Adhesions (Laparoscopic image)

Image 1. Adhesions (Laparoscopic image).

Adhesions may be a cause of subfertility (tubal-peritoneal aetiology) and probably pelvic pain. It is possible to affect one or more organs of the pelvis and they are usually located between the uterus, the fallopian tubes, the ovaries, the peritoneum, the intestine, the vermiform appendix and the omentum. Usual aetiology includes pre-existed inflammation and procedures in the pelvic area.

VIDEO Fitz-Curtis-Hugh syndrome. The right hypochondriac region can be observed with "violin-string" adhesions.
Extended pelvic adhesions, a result of severe inflammation (laparoscopic image).

Image 2. – Extended pelvic adhesions, a result of severe inflammation (laparoscopic image).

Adhesions may be thin transparent and avascular (Image 1.) and solid and fibrous ones (Image 2.) that usually contain blood vessels.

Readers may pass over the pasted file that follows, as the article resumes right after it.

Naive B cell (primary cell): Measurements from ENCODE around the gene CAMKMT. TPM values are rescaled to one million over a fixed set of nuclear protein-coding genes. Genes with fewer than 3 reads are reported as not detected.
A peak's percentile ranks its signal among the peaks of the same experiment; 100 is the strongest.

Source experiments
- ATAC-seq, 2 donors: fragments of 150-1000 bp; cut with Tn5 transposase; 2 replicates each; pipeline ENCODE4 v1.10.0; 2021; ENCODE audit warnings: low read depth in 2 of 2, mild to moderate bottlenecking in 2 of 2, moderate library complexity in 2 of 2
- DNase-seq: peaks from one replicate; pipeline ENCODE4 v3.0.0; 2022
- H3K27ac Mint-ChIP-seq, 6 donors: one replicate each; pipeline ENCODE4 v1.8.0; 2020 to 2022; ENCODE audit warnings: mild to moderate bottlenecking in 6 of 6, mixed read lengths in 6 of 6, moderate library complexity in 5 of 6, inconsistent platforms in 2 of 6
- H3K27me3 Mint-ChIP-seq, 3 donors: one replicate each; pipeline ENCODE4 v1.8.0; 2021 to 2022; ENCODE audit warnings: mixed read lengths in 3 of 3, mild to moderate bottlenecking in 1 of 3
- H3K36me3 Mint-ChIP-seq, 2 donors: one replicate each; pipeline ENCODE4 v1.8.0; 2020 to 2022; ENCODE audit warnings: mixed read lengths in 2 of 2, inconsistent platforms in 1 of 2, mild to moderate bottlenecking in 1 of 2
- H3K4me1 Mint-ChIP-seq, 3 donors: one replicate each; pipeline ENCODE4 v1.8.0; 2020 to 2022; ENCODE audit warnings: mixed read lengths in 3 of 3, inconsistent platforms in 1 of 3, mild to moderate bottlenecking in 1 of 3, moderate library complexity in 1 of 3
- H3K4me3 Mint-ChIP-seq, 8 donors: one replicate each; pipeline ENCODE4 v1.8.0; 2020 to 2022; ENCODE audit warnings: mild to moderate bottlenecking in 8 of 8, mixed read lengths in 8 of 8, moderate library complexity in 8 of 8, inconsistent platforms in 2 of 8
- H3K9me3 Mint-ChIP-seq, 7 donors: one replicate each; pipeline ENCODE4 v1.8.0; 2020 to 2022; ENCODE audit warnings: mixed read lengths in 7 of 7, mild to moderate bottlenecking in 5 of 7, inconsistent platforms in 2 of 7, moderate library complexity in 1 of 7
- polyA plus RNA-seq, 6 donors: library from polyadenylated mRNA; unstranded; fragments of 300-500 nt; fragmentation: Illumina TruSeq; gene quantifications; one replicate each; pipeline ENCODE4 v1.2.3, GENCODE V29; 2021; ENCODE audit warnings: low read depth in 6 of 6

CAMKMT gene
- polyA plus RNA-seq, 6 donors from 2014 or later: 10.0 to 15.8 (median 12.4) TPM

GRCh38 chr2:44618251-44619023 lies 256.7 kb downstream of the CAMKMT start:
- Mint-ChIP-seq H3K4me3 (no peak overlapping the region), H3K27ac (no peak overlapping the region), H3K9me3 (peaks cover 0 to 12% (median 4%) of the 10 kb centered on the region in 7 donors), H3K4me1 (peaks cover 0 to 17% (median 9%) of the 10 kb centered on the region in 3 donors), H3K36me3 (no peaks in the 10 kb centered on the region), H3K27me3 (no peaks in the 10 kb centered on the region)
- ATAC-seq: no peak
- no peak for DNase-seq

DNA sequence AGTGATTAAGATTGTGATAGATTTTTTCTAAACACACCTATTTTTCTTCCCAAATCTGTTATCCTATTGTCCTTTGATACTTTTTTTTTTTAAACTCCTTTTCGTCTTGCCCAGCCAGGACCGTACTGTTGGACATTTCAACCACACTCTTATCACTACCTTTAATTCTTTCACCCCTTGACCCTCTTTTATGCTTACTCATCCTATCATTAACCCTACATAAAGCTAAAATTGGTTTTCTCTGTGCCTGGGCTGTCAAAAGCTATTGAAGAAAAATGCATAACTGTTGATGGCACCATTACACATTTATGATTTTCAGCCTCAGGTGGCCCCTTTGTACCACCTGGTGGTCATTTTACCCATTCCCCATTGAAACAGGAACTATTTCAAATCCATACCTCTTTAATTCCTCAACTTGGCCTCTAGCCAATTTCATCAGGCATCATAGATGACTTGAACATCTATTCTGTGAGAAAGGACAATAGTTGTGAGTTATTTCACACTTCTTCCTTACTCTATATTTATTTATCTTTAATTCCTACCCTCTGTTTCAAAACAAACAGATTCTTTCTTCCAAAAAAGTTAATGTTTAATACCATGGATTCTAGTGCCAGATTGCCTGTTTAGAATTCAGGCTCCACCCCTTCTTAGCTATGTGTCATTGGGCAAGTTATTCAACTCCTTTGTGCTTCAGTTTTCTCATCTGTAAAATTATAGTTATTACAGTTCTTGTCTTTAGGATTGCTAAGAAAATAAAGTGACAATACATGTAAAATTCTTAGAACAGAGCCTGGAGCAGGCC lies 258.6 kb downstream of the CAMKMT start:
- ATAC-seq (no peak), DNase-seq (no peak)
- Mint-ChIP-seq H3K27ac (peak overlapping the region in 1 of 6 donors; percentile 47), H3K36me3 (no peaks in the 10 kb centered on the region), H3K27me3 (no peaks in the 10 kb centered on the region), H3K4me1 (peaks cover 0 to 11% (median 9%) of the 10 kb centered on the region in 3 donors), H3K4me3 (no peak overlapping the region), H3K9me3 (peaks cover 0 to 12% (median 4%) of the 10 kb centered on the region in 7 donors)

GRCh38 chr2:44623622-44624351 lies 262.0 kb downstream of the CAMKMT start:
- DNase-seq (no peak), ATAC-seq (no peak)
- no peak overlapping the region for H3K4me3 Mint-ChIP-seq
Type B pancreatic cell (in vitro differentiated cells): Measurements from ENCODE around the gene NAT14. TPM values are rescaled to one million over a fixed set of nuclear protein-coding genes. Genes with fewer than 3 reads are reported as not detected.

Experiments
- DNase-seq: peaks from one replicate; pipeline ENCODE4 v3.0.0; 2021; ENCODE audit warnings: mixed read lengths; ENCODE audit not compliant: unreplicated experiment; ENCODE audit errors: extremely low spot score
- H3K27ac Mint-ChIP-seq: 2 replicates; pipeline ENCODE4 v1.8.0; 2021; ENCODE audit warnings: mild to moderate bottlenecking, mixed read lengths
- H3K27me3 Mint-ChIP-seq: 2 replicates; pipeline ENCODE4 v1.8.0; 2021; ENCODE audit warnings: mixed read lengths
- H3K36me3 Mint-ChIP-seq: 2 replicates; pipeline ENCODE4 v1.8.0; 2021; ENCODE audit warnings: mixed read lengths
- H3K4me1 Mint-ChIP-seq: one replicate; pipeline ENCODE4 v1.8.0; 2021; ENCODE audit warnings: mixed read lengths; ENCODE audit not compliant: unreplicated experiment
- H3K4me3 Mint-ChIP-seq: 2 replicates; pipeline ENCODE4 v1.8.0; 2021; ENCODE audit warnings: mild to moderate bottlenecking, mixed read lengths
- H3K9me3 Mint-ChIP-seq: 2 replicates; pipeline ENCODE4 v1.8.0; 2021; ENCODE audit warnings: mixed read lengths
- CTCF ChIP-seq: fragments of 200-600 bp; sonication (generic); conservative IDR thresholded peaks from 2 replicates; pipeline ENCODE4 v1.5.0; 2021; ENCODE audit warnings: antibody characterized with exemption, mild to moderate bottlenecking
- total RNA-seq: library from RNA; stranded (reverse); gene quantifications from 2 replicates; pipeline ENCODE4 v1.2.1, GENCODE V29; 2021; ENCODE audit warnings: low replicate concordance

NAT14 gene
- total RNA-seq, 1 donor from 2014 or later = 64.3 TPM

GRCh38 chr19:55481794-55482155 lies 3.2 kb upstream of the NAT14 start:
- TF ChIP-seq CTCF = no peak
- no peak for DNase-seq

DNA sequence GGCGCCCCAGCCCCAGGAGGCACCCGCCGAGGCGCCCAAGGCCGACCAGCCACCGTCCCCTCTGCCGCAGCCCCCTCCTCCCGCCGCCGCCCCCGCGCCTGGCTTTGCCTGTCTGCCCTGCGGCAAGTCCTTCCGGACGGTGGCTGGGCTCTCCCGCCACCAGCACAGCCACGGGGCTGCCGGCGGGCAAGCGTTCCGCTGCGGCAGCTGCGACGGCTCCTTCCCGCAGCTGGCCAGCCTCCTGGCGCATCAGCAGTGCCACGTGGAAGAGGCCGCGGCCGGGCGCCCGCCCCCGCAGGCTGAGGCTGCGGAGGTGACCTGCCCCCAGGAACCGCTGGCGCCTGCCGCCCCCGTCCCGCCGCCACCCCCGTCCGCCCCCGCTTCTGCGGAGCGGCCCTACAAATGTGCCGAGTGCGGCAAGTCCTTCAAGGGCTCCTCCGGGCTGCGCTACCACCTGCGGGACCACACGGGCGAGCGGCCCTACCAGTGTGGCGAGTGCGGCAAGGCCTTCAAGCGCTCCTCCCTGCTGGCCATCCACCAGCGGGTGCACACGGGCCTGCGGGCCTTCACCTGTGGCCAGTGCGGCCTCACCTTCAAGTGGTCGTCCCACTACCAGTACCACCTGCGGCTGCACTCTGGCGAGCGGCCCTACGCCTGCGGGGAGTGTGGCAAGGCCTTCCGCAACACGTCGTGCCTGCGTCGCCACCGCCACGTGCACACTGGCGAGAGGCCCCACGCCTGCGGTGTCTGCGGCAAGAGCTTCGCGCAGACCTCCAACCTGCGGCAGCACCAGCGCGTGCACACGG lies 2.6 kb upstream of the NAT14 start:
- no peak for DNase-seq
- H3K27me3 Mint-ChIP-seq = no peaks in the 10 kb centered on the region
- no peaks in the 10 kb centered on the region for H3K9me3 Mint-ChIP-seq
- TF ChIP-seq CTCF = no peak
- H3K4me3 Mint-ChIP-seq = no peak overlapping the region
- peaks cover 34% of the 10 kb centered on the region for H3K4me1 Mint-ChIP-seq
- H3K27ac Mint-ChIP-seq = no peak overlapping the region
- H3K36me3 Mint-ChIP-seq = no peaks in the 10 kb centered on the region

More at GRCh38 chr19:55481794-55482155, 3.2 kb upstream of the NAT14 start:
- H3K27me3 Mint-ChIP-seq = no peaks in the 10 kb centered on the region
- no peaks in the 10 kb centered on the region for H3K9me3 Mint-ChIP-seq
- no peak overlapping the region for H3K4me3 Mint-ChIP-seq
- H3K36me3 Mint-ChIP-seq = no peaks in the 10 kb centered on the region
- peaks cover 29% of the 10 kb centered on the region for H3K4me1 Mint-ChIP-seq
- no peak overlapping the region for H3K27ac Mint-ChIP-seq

The thin and transparent adhesions may easily be lysed with laser CO2 (Image 3.), while solid and fibrous ones that sometimes permeate all the organs in the pelvis and alter completely the anatomical relations, need more attention and experience.

Pregnancy rates after laser laparoscopic lysis of the adhesions are estimated around 55% according to some studies.

Image 3
A: The thin and transparent adhesions can easily be removed with laser CO2.
Β: The lysis of extended adhesions demands great experience and surgical time.
C: Following the lysis of the thin adhesion of the ovary the removal of Image B adhesions is completed. The normal relations between the organs have been restored (laparoscopic image).